Each of the 34 courses available can be enrolled in individually, or in packages. Each course is an approximately 1-hour session that consists of the opportunity for the students to interact with the associated artifacts, and a discussion exercise tailored for your specific class in accordance with your teacher's curriculum/recommendations. If the Course List below doesn’t fit your needs, we can work together to develop the presentation you desire – from control of the discussion topics to selection of items to be presented.
Black Life and Stereotypes
Stereoviewers were the 3D of the late 1800s and early 1900s. This optical illusion gives viewers a three-dimensional look into the photos of the period. In this collection are over 30 stereocards offering a look at Black life near the turn of the century. From sharecropping to shipping to relaxing, these images offer an interesting dichotomy - as some of these images accurately depict the daily work life of late 19th and early 20th Century African-Americans. However, others are studio-crafted photos depicting many the stereotypes held against people of color. Combined, they help us to understand Black Life during their times - what they had to do to survive, and the stereotypes they had to fight against.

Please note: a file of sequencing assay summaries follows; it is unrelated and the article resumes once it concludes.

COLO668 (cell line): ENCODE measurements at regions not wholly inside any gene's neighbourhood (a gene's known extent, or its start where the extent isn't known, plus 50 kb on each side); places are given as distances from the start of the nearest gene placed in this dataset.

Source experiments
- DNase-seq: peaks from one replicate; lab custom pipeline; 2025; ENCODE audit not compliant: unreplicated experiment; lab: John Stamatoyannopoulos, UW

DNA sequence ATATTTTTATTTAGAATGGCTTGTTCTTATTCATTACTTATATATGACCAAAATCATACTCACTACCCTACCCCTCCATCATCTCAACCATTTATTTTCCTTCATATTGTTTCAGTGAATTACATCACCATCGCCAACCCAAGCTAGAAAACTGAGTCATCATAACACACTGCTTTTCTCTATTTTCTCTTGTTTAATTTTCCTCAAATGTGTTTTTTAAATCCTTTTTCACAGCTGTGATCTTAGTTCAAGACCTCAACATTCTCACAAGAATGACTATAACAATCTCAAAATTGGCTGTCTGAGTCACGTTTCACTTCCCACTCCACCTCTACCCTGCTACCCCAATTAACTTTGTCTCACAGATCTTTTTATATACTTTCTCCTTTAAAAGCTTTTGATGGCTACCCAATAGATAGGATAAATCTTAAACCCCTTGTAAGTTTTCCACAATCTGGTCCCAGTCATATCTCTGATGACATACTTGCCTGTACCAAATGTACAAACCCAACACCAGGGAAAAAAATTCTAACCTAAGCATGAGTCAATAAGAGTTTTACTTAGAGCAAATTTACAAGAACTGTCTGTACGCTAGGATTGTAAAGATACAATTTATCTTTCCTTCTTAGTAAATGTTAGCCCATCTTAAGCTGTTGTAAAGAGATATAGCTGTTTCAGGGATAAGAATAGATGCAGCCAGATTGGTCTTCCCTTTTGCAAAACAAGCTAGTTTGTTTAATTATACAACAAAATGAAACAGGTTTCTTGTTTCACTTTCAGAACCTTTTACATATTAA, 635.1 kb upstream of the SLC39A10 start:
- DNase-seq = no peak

Artifacts: Stereoviewer with 31 stereoviewer cards with images of late 19th and early 20th century African-Americans
Original Stereoviewer, 1900 - Stereoviewers have been around since the latter half of the 19th Century, but as photography grew and evolved, the stereoviewing experience improved as well. These devices, sometimes used to test a persons' eyesight, ranged from basic, all-wood designs to elaborate designs with polished metal frames lined with leather and felt. The viewer above is from 1900, and is still in good working condition.
1905 Stereoview Card of Children Picking Cotton - Children as young as eight years old worked in the fields picking cotton for up to 12 hours a day, as captured by this Keystone Company Stereocard. Referred to as "pickinannies," sharecroppers operated in conditions not much better than slavery, and in most cases only made a little more in income. Stereview cards like this one helped shed light on their plight, while also reinforcing stereotypes as to the career expectations of Black youth at the turn of the 20th Century.